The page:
(1) At the MLF, a new mercury target vessel was delivered on September 14. A pretest for replacing the used target to a storage container was performed with the new mercury target vessel, and the replacement will be carried out via remote operation in the future.
      (2) At the 50 GeV synchrotron (MR), tests are being conducted at the Proton Accelerator Development Building on new injection septum magnets and the power supply. This is being done so that proton beams can be injected, accelerated and extracted with a faster cycle than at present.
      (3) At the Hadron Experimental Facility, an operation control room is currently being prepared on the third floor of the South Experimental Building next to the experimental hall for next user operation.

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J-PARC Hello Science "Run! Spin! The Power of Magnets!" (August 29, Tokai Village Library)
      J-PARC Hello Science was exhibited at a library festival as part of a program commemorating the 30th anniversary of the opening of the Tokai Village Library held on August 29 and 30. The exhibit featured demonstrations of various experiments using magnetic force, and a mini-workshop on paper clip motors.

      One of the projects, the "running battery" was very popular. In this case, a dry cell battery with powerful magnets attached to both sides moved smoothly around through the center of a coil, sometimes running on top of the coil, sometimes running through it? fascinating the visitors with its unexpected movements. Also, many children took up the challenge of rotating a motor switching the positive and negative sides of a battery by hand, and they struggled hard to adjust switching timing to match coil rotation. About 50 children participated in making the "world's simplest clip motor." Watching the coils rotate in the motors they made, the children were surprised that a motor could be made so easily.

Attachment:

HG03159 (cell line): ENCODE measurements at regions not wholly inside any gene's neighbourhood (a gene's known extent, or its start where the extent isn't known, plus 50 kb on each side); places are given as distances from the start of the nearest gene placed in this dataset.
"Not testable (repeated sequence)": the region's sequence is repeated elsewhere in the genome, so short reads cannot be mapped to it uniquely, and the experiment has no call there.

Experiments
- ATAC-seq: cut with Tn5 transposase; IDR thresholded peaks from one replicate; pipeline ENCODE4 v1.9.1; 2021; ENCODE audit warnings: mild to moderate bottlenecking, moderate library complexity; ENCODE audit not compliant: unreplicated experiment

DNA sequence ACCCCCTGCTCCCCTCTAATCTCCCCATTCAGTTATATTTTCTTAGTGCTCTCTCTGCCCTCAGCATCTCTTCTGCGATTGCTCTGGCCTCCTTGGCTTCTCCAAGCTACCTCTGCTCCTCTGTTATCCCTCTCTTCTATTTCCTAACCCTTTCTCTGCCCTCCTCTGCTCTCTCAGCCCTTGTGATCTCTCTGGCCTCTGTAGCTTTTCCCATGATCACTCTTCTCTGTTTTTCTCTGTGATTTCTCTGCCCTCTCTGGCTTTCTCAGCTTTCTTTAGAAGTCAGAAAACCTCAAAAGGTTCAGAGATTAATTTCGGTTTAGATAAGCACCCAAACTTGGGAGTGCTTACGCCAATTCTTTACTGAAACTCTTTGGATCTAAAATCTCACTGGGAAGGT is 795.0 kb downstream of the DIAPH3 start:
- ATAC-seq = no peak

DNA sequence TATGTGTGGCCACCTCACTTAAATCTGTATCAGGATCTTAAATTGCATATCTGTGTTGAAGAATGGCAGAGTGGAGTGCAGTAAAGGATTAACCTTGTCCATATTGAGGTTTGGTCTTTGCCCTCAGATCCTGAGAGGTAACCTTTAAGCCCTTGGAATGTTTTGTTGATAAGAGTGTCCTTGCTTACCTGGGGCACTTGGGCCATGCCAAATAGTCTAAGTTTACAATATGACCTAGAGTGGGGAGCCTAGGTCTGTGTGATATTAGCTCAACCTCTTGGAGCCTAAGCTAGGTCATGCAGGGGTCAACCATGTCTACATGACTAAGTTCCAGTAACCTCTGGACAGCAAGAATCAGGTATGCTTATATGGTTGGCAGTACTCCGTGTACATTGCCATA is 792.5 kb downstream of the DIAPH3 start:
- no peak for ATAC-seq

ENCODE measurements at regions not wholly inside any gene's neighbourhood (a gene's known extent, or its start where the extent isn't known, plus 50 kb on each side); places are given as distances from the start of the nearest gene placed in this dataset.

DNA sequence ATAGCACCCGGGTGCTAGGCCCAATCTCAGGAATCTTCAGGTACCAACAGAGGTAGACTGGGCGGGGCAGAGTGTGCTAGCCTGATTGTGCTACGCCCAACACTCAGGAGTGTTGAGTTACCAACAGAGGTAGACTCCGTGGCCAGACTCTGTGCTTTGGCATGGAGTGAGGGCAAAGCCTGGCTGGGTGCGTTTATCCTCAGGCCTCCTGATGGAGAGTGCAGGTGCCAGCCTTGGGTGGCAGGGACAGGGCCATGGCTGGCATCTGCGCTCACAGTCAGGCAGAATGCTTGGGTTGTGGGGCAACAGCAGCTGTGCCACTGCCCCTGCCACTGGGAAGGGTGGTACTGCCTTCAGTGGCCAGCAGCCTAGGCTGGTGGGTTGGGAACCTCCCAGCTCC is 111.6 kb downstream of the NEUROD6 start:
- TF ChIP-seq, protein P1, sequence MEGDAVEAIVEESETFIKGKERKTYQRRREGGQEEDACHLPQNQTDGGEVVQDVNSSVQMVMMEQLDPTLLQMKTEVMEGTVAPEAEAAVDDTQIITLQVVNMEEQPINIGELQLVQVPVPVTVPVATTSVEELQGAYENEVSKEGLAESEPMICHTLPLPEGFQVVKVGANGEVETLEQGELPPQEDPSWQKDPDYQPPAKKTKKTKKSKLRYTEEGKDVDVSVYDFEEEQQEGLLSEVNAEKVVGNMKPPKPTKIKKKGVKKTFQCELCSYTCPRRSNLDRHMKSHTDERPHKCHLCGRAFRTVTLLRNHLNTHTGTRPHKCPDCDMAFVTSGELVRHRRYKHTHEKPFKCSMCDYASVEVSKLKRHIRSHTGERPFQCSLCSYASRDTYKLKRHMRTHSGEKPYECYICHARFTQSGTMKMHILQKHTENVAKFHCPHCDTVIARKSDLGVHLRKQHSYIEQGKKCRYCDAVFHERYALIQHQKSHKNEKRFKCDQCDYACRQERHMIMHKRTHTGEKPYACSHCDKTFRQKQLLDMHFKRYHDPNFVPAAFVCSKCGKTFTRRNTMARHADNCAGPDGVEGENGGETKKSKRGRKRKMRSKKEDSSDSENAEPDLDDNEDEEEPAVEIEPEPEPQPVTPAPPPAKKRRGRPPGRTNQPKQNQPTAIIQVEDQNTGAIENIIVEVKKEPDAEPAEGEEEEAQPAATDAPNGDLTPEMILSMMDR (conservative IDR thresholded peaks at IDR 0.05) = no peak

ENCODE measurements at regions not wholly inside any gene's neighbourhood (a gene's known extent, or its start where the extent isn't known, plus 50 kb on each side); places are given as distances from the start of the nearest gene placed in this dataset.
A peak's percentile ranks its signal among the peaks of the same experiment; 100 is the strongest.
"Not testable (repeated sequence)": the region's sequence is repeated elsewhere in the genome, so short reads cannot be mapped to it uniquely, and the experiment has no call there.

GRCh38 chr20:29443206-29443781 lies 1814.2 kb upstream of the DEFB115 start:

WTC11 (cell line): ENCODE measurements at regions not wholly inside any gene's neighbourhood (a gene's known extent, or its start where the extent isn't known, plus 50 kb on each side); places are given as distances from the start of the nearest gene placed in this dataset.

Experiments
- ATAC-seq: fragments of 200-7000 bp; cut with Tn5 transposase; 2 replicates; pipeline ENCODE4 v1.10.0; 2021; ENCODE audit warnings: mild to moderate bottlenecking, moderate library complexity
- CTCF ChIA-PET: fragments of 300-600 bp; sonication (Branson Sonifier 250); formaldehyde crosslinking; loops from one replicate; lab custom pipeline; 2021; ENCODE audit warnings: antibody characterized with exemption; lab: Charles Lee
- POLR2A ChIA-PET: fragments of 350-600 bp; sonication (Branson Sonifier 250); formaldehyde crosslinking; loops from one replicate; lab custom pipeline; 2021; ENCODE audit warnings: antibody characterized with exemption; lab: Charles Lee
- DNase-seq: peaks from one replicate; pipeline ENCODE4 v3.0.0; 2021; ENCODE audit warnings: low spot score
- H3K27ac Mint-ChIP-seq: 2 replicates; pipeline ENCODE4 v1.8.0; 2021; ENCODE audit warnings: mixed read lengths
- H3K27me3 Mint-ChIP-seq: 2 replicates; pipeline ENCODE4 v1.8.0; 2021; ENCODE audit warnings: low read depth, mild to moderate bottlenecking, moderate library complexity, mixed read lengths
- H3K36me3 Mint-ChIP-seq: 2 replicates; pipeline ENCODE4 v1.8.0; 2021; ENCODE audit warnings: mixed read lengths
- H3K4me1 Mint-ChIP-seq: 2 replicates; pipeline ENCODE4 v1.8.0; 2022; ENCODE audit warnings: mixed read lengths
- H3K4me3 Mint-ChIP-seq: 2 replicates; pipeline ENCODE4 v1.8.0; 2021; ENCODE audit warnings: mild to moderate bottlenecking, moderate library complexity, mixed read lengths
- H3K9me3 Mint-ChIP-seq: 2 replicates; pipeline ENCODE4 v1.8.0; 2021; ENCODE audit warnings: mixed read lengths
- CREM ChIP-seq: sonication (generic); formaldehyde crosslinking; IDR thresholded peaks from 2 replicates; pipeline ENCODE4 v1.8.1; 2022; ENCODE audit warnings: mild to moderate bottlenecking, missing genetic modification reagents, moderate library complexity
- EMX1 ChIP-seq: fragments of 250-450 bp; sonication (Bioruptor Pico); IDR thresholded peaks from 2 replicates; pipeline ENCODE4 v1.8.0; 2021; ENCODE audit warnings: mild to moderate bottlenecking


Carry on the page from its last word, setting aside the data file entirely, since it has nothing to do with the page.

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Remembering Noboru Watanabe - His Efforts to Construct the J-PARC Pulsed Spallation Neutron Source -
      Noboru Watanabe, Professor Emeritus of the High Energy Accelerator Research Organization (KEK) (a former fellow at the J-PARC Center), helped to lay the foundation for pulsed neutron science, and made world-class contributions to its development. Dr. Watanabe passed away on August 19 at the age of 82. In 1980, he completed the world's first pulsed spallation neutron source for neutron scattering (KENS), and contributed to the design and construction of J-PARC's high-intensity neutron source. In 2011, he received the first AONSA Prize for his outstanding contributions to the field of neutron science and technology in the Asia-Oceania region. We would like to express our heartfelt prayers for the repose of Dr. Watanabe.
  All members of the J-PARC Center